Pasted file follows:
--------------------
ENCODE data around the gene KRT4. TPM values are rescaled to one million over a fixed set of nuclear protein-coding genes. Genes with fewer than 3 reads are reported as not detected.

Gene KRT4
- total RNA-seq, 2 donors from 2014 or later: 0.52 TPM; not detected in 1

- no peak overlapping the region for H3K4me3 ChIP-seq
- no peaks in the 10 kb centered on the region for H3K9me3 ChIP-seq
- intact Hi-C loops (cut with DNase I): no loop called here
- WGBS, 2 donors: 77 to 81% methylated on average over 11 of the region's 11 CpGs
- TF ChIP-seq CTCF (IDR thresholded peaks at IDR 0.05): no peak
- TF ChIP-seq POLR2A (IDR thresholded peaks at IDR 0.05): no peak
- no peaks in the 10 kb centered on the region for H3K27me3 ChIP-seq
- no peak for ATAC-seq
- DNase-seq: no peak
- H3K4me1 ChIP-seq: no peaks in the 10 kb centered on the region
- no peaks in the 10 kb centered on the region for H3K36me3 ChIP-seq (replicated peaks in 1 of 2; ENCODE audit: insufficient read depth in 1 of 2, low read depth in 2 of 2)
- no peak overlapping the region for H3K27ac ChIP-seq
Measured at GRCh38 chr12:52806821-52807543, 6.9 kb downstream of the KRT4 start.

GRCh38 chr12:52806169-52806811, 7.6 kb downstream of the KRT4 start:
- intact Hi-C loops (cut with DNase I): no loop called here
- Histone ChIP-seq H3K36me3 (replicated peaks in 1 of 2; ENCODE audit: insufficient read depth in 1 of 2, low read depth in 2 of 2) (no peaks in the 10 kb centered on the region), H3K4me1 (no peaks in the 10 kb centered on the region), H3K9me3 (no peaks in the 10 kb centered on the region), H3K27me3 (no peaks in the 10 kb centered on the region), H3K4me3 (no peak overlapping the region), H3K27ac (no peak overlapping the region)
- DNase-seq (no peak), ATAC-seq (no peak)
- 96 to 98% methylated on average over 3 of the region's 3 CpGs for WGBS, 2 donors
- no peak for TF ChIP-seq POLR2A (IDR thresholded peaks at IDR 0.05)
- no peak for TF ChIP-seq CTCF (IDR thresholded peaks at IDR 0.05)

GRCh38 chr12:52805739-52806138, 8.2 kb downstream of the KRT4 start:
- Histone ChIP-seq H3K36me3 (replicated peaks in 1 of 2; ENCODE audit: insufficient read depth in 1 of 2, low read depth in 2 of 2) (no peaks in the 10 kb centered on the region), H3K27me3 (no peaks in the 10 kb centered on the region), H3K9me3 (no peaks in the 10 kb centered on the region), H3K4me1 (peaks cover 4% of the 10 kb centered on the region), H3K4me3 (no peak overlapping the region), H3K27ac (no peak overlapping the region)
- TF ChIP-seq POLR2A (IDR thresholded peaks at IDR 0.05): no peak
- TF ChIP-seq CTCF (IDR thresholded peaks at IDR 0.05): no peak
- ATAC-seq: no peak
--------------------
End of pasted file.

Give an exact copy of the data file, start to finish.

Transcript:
ENCODE data around the gene KRT4. TPM values are rescaled to one million over a fixed set of nuclear protein-coding genes. Genes with fewer than 3 reads are reported as not detected.

Gene KRT4
- total RNA-seq, 2 donors from 2014 or later: 0.52 TPM; not detected in 1

- no peak overlapping the region for H3K4me3 ChIP-seq
- no peaks in the 10 kb centered on the region for H3K9me3 ChIP-seq
- intact Hi-C loops (cut with DNase I): no loop called here
- WGBS, 2 donors: 77 to 81% methylated on average over 11 of the region's 11 CpGs
- TF ChIP-seq CTCF (IDR thresholded peaks at IDR 0.05): no peak
- TF ChIP-seq POLR2A (IDR thresholded peaks at IDR 0.05): no peak
- no peaks in the 10 kb centered on the region for H3K27me3 ChIP-seq
- no peak for ATAC-seq
- DNase-seq: no peak
- H3K4me1 ChIP-seq: no peaks in the 10 kb centered on the region
- no peaks in the 10 kb centered on the region for H3K36me3 ChIP-seq (replicated peaks in 1 of 2; ENCODE audit: insufficient read depth in 1 of 2, low read depth in 2 of 2)
- no peak overlapping the region for H3K27ac ChIP-seq
Measured at GRCh38 chr12:52806821-52807543, 6.9 kb downstream of the KRT4 start.

GRCh38 chr12:52806169-52806811, 7.6 kb downstream of the KRT4 start:
- intact Hi-C loops (cut with DNase I): no loop called here
- Histone ChIP-seq H3K36me3 (replicated peaks in 1 of 2; ENCODE audit: insufficient read depth in 1 of 2, low read depth in 2 of 2) (no peaks in the 10 kb centered on the region), H3K4me1 (no peaks in the 10 kb centered on the region), H3K9me3 (no peaks in the 10 kb centered on the region), H3K27me3 (no peaks in the 10 kb centered on the region), H3K4me3 (no peak overlapping the region), H3K27ac (no peak overlapping the region)
- DNase-seq (no peak), ATAC-seq (no peak)
- 96 to 98% methylated on average over 3 of the region's 3 CpGs for WGBS, 2 donors
- no peak for TF ChIP-seq POLR2A (IDR thresholded peaks at IDR 0.05)
- no peak for TF ChIP-seq CTCF (IDR thresholded peaks at IDR 0.05)

GRCh38 chr12:52805739-52806138, 8.2 kb downstream of the KRT4 start:
- Histone ChIP-seq H3K36me3 (replicated peaks in 1 of 2; ENCODE audit: insufficient read depth in 1 of 2, low read depth in 2 of 2) (no peaks in the 10 kb centered on the region), H3K27me3 (no peaks in the 10 kb centered on the region), H3K9me3 (no peaks in the 10 kb centered on the region), H3K4me1 (peaks cover 4% of the 10 kb centered on the region), H3K4me3 (no peak overlapping the region), H3K27ac (no peak overlapping the region)
- TF ChIP-seq POLR2A (IDR thresholded peaks at IDR 0.05): no peak
- TF ChIP-seq CTCF (IDR thresholded peaks at IDR 0.05): no peak
- ATAC-seq: no peak